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MTSU to offer child care grants to eligible low-in...

MTSU to offer child care grants to eligible low-income students

Low-income Middle Tennessee State University students needing help with child care costs can apply for about 40 grants of around $1,000 each semester beginning Fall 2022.

The program, put into place with the closing in December of the Child Care Lab at Womack Lane Apartments, will allow MTSU to expand greatly the number of students seeking assistance.

“COVID-19 has taught us that not every parent needs or wants on-campus child care,” Sarah Sudak, associate vice president and dean of students, said Friday. “Many parents would prefer child care that is closer to their home, as they work from home or take online classes.”

Sarah Sudak, dean of students

Sarah Sudak

The Child Care Lab, which opened in August 1981, served about 24 children, ages 3 to 5, daily each semester prior to COVID-19. However, in recent months, it was restricted to serving only 13 children daily due to COVID-19 safety measures.

“The new grant program will give us the opportunity to provide a greater number of students access to funding for child care,” Sudak said, “since it will be a need-based award available to our lower-income students to use in supporting child care for children of any age.”

Families using the Child Care Lab this semester will be eligible for grants starting in January.

The move was also prompted by MTSU’s Master Plan, which calls for replacing the 55-year-old complex with a modern and expanded offering of residence halls. The building that houses the Child Care Lab would be demolished to make way for more units.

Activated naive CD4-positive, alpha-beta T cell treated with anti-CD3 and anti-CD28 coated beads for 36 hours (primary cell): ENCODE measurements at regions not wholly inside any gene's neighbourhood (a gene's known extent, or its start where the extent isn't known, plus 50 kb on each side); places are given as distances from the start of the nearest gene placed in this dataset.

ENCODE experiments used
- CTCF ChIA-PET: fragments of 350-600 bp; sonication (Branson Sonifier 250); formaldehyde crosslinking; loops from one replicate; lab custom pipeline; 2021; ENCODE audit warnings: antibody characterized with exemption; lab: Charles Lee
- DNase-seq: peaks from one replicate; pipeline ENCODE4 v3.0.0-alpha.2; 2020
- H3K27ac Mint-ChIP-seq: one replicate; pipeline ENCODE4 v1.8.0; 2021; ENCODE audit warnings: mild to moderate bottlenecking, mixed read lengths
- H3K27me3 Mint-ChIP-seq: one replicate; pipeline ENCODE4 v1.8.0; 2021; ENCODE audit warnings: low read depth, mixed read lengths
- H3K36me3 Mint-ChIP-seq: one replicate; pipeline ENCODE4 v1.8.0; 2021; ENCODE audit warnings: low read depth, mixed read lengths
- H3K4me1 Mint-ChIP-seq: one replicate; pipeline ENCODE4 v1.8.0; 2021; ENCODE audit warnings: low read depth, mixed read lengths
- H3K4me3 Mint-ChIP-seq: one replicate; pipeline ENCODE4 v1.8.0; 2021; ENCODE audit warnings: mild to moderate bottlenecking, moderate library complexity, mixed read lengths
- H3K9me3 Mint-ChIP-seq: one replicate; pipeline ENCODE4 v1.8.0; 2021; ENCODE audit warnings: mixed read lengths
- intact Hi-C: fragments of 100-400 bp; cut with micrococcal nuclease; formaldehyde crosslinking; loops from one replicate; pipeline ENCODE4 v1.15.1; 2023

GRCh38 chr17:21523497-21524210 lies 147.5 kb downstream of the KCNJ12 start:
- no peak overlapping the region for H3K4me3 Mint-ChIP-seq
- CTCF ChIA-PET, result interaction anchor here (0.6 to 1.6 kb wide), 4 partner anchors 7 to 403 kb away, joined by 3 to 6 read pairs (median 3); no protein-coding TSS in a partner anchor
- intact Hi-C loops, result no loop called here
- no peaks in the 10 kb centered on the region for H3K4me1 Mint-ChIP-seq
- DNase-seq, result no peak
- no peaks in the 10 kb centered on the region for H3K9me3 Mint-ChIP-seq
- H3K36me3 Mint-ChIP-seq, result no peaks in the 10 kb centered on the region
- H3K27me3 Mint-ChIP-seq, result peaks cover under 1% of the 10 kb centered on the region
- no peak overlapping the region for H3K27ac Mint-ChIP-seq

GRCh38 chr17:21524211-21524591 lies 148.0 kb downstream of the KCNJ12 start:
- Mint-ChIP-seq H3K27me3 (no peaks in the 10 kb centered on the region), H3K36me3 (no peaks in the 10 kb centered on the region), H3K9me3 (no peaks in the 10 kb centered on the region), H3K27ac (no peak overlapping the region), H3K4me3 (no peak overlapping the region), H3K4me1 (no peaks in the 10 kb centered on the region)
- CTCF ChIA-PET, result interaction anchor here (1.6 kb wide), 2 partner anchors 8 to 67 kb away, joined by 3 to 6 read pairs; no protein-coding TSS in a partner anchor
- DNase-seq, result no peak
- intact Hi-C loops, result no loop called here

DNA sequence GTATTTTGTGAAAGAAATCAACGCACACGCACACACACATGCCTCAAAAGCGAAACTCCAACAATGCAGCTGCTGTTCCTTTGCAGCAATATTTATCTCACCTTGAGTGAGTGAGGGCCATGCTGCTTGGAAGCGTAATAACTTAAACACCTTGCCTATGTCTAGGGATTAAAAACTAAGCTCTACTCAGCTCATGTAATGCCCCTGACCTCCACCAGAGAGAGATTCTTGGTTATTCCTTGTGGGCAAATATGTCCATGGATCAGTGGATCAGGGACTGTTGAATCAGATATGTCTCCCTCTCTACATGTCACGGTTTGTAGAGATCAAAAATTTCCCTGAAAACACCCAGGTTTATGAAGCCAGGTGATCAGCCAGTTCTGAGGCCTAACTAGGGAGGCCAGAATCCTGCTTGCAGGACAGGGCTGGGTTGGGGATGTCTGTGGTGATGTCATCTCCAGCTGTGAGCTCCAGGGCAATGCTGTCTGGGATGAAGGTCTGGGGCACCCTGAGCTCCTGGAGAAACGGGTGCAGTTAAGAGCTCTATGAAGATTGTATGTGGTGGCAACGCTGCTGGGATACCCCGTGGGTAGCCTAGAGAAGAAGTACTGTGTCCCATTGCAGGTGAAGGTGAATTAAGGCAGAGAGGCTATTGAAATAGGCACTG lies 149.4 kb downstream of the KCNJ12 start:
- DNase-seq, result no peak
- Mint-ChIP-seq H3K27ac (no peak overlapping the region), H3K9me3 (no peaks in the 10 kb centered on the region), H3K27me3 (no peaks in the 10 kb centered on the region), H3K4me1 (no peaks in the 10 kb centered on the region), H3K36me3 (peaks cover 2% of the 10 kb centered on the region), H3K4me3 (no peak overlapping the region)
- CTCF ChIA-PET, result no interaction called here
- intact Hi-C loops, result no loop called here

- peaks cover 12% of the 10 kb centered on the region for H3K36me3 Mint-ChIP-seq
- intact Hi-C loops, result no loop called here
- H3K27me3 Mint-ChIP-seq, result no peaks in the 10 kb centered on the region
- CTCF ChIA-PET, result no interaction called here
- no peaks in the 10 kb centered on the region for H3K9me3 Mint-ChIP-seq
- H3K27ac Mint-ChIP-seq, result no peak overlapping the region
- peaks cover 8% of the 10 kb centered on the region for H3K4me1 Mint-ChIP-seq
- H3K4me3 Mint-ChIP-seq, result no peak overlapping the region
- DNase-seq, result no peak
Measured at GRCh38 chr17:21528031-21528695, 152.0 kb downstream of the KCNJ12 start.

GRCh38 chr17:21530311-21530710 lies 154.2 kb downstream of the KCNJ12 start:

The lab opened in the summer of 1981 within the Womack Lane complex of 192 on-campus apartments used by students with families, as well as single students.

Sudak said the grants “will be awarded to those with the greatest need among those who apply by the deadline each term, until funds are fully expended for that term.”

Grants will be available to students who are Pell-eligible; have a child or children in child care regardless of age; have a FAFSA on file with the MTSU Financial Aid and Scholarship Office; and complete a grant application for consideration for funding.

Administrators are now reaching out to families affected by the change to help them identify alternative child care options. Information about child care resources can be found on MTSU’s website: https://mtsu.edu/pcsw/childcare.php and here https://mtsu.edu/jac/nontrad/Parenting_Resources.php.

Nancy James, director, MTSU Child Care Lab

Nancy James

Also, the lab’s director, Nancy James, recently announced her retirement and the university will celebrate her 33 years of service at an event from 2 to 5 p.m. Dec. 2 in the Womack Lane Clubhouse. Sudak said James’ decision to retire was also a factor in launching the new program.

As part of the changes, Sudak said the university will assign a child care coordinator within the June Anderson Center for Women and Nontraditional Students to administer the new program.

MTSU Foundation is accepting donations to the new child care fund in James’ name. Those wishing to contribute are asked to make checks out to the “Foundation in honor of Nancy James” or “Foundation in honor of the Lab’s Anniversary” and send it to MTSU Development and Advancement Services, Box 109, Wood-Stegall Center, Middle Tennessee State University, Murfreesboro, Tennessee, 37132.

— Andrew Oppmann (Andrew.Oppmann@mtsu.edu)


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